In the example illustrated, each micro-cell includes 144 “normal” data lines, organized into 36 groups of 4 data lines. There are also 8 redundant data lines organized into two groups of 4 data lines. Therefore, up to 2 of the 36 groups of normal data lines may be replaced in each micro-cell. As shown in FIG. 1, the fuse information for each micro-cell is organized into a pair of “master” bits which indicate whether either or both groups of redundancy data lines are used. In addition, each master bit is associated with 6 “slave” bits which indicate the column group address of the specific group of data lines replaced by the redundancy lines. If the master fuse bit indicates that the master fuse is not blown, then no data line replacement occurs (i.e., the group of redundancy lines is not used) and the associated slave bit information is ignored. Again, since two redundancy “elements” are provided in each micro-cell, the corresponding fuse information is divided into two parts. However, it is contemplated that a different number of redundancy elements and groupings may be configured for repair operations.
The fuse information for both a “read” bank and a “write” bank are simultaneously retrieved. Accordingly, a total of four (6×36) column decoders 16 are shown; two for decoding the read bank redundancy information, and two for decoding the write bank redundancy information. In addition, there are four compare circuit blocks 18; two for the read bank, and two for the write bank. The compare circuit blocks 18 are used to determine the status of the master bits.
Two pairs of decoded addresses (WXA, WXB and RXA, RXB) are generated by the four 6×36 decoders 16. The first pair of decoded addresses (WXA, WXB) are sent to a write multiplexer circuit 20, while the second pair of decoded addresses (RXA, RXB) are sent to a read multiplexer circuit 22. The read and write multiplexer circuits 22, 20 execute the rerouting of bad data lines in accordance with the two pairs of decoded addresses. Accordingly, there are a total of 304 data lines (288 normal data lines, 16 redundant data lines) inputted into the column redundancy apparatus 10, and 288 data lines outputted from the column redundancy apparatus 10 to the SRAM cache 24.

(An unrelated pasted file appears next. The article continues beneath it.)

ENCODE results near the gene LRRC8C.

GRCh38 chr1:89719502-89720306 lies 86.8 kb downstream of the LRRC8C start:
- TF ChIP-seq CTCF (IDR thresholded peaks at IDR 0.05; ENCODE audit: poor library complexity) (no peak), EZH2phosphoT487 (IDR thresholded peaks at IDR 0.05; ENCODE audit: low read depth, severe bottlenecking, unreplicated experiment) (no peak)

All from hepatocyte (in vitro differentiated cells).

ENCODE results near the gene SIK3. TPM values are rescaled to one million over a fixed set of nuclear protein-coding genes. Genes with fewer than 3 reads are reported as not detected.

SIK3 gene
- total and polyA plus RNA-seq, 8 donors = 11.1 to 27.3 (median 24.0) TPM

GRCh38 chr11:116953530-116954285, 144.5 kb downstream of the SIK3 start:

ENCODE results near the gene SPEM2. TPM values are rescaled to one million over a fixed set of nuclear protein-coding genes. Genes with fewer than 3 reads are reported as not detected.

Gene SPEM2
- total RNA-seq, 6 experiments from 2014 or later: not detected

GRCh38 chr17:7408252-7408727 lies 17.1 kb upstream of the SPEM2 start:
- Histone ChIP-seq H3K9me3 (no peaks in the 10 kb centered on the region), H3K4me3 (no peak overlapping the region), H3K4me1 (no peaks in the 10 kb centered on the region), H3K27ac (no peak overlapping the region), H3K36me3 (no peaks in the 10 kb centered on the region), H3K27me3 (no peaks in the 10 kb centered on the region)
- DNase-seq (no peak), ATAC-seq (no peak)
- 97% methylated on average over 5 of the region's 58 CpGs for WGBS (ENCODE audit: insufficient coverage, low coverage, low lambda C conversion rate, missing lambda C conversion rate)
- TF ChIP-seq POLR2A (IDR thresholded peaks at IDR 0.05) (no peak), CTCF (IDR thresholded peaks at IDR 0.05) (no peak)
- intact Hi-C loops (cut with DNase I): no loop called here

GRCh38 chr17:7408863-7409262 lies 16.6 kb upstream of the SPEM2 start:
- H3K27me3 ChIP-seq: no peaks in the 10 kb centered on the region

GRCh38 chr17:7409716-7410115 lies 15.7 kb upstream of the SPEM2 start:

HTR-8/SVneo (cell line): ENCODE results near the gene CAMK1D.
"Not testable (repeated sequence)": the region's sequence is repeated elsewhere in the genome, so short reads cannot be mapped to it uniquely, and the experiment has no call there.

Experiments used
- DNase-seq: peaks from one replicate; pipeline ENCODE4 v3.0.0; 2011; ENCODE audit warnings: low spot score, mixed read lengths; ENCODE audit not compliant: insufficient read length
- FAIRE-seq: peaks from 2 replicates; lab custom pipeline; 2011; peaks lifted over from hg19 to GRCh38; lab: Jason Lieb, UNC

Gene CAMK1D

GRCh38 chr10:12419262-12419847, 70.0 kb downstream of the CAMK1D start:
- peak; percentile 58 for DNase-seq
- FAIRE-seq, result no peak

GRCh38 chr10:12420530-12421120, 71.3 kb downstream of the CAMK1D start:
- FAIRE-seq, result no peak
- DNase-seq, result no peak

Referring now to FIG. 2, there is illustrated a first embodiment for a column redundancy system for a micro-cell eDRAM architecture, which system implements the column redundancy apparatus 10 generally shown and described in FIG. 1. The embodiment of FIG. 2 may be characterized as a “distributed fuse register” system. An 8M page of a 16M eDRAM array 100 is organized into eight, 1M eDRAM micro-cell blocks 102. Each block 102 is in turn made up of 8 eDRAM micro-cells 104 or banks. Disposed in proximity to each eDRAM block 102 is a corresponding fuse register block 106 which stores the fuse information for each of the 8 micro-cells 104 within the block 102. The 8 fuse register blocks of this embodiment correspond to the fuse information storage device 12.
Associated with each micro-cell 104 is a secondary sense amplifier block 108, wherein local data lines (not shown) from each secondary sense amplifier block 108 are connected to global data lines 110 which are disposed horizontally along a pair of arm regions 112 within the page of the array 100. The horizontally disposed data lines 110 are further connected to vertically disposed data lines 114 located in a central or spine region 116 of the array 100. For ease of illustration, the total number of data lines (304) originating from the secondary sense amplifier blocks 108 are represented as two thick lines and two thin lines. Each thick line represents 144 data lines (72 for read and 72 for write), while each thin line represents the 8 redundant data lines. The vertically disposed data lines 114 are further coupled to a redundancy circuit block 118 within a support region 120 of the eDRAM array 110. The support area may also include other circuit blocks (e.g., control circuits, clock buffers, test circuits, etc.) 122 a, 122 b, SRAM data in/data out caches, 124 a and 124 b, DC generators, 126 a and 126 b, as well as BIST circuitry.